All previously sponsored poems have been posted.
Anyway, let's talk about food.
Something I've cooked recently: The lavender shortbread and lemon-lavender posset I mentioned last week were a big hit at the potluck. The posset in particular is exquisite; I decided to strain out the lavender rather than leave it in, and the result was gorgeously creamy and smooth. I found the lavender shortbread a teensy bit dry--the dough was dry, but I was hoping it would be all right after baking--so next time I'll use a little less flour. I live in a very dry climate, so the recipe might work fine elsewhere. By the way, the recipe will easily serve eight, rather than the four to six that Hollywood specifies, and I say that as someone who loves rich things and usually scorns tiny portions.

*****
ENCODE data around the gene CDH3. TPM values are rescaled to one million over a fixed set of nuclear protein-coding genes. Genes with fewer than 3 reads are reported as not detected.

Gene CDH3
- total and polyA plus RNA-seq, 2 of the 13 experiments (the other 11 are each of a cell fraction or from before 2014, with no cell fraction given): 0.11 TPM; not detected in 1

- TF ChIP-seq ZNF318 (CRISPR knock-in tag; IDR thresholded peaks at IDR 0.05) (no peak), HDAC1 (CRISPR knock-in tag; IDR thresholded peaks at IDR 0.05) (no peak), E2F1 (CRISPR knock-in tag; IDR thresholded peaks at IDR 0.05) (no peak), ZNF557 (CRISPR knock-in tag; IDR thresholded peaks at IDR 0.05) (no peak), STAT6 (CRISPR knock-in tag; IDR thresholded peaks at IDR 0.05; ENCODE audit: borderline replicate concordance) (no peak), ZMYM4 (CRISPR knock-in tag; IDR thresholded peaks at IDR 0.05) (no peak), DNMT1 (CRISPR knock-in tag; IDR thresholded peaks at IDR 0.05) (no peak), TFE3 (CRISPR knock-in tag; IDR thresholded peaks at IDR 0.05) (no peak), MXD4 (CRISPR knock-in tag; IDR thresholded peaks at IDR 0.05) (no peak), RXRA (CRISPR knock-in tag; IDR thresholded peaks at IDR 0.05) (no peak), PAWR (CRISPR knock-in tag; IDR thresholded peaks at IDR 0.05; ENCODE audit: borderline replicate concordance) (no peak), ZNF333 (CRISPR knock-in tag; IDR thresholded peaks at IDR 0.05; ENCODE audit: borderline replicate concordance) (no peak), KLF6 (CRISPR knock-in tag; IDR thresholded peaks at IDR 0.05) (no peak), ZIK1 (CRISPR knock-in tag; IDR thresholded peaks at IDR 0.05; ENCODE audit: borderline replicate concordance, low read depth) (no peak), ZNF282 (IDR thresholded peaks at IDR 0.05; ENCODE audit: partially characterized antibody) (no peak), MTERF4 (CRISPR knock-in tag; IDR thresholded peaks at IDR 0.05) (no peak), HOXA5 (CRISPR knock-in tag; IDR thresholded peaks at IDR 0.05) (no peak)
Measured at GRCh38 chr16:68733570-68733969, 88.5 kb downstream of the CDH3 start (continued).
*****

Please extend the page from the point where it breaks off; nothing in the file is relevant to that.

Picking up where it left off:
Yesterday after cleaning the kitchen I did my best to dirty it again by making one of my favorites, pasta with a sausage and tomato sauce. The sauce is basically: brown some hot Italian pork sausage links in olive oil, set aside, use the oil to cook an onion chopped fairly small, when the onions are pretty well cooked add some finely chopped garlic and cook just until the garlic is fragrant. Then add a big tin of tomatoes--I usually buy tinned whole tomatoes and cut them up myself--a bay leaf and any other herbs you like, return the sausages to the pan and simmer for about half an hour. Yesterday I gussied it up a little bit by adding two diced peppers, one red and one yellow, to the onion, and adding some wine to the cooked vegetable mixture and cooking it down before adding the tomatoes. I rarely use wine in cooking because I rarely have wine around, but a couple of weeks ago I impulse-bought a bottle of wine, didn't like it enough to drink it all, and so I froze it in ice cube trays. It's a useful trick for all those annoying recipes that call for half a cup of wine.